I was recommended by others to go through my jeweler to get my alert bracelet. And like the other commenters have said, make sure it has the red medic sign on it to show that it’s not a regular bracelet. My bracelet is small (not the clunky ones you see usually). It is only 1/4 of an inch wide, and a little more than an inch long. The chain can be adjusted by the jeweler so it can fit big or small wrists.

    I have had mine for 8 years now, and still looks great. I do take mine off to sleep, but it is easy to take off and on. I put it back on when I put my watch on, and so always have it on in public.

    I was also told to wear it on the left wrist, since that is were paramedics will check for pulse, so they will be sure to see it. I am also left handed, so my watch is on my right wrist, so it is only my left wrist by itself.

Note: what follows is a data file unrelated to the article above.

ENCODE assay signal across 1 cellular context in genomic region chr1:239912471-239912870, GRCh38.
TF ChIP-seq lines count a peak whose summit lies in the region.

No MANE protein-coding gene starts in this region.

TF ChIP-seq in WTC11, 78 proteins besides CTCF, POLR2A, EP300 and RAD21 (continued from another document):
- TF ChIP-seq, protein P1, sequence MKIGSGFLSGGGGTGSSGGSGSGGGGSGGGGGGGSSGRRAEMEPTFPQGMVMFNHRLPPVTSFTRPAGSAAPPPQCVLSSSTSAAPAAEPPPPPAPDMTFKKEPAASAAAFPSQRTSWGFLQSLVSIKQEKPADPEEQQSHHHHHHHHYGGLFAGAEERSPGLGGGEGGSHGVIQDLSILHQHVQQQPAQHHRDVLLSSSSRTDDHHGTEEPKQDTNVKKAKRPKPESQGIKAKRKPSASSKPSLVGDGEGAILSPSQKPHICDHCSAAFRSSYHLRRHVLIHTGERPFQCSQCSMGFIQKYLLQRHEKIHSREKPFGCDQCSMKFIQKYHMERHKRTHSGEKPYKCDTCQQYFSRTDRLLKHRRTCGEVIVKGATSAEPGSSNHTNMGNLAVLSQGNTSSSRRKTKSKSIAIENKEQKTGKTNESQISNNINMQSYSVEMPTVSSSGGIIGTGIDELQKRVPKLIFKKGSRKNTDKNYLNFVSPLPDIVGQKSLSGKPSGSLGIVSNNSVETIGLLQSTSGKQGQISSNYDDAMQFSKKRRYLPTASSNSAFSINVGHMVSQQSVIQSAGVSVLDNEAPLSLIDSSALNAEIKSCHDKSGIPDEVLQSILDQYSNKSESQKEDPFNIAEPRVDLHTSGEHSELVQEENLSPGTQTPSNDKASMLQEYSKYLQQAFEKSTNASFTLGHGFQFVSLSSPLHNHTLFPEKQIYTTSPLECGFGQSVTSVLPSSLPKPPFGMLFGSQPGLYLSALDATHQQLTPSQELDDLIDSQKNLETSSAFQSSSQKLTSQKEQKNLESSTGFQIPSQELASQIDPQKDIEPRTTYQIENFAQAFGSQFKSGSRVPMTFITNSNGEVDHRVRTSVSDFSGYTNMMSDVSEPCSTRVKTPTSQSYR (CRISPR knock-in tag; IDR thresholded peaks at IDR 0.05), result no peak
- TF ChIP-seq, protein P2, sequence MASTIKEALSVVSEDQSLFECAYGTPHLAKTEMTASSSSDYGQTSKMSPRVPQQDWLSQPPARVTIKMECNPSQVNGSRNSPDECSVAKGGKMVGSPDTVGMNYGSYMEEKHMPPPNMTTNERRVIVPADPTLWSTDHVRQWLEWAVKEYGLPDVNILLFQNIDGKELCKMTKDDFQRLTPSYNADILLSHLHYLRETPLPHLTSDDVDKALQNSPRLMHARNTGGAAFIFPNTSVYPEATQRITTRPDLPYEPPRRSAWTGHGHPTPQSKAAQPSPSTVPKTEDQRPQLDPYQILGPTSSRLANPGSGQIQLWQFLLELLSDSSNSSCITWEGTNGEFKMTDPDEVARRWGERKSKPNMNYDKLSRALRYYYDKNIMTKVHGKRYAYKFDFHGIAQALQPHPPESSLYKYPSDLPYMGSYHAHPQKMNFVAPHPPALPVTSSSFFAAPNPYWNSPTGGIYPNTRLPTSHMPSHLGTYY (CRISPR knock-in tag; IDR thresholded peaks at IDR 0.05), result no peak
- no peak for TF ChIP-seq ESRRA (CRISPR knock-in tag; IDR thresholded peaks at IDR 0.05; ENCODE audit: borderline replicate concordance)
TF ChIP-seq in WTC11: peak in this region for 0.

11. Hi 🙂
    I have food allergies myself (diagnosed mid 20s), and deal with allergies/sensitivies also in our household. (Just wrote a post about this this week–case you are interested I’ll link it below…)
    I have worn a bracelet-pretty, silver, picked out a nice charm-for over 5? years now.
    From being a past public school teacher, I would highly recommend that she wears some type of id–in any type of emergency, especially if her teacher is not with her, it is helpful.
    From an emergency perspective-I’ve been advised that EMTs will do a quick check for these things. I’ve been in situations where it has been hard to talk due to a reaction-and this can be held up at least.
    On mine, I’ve also included my husband’s cell #–I took it off once (I think it was just to walk down the aisle for our wedding…) or did I??
    I’ve also seen some cute kid ones recently-where a charm like picture of eat allergen can be inserted. Stylish too…
    Glad to be of any help. 🙂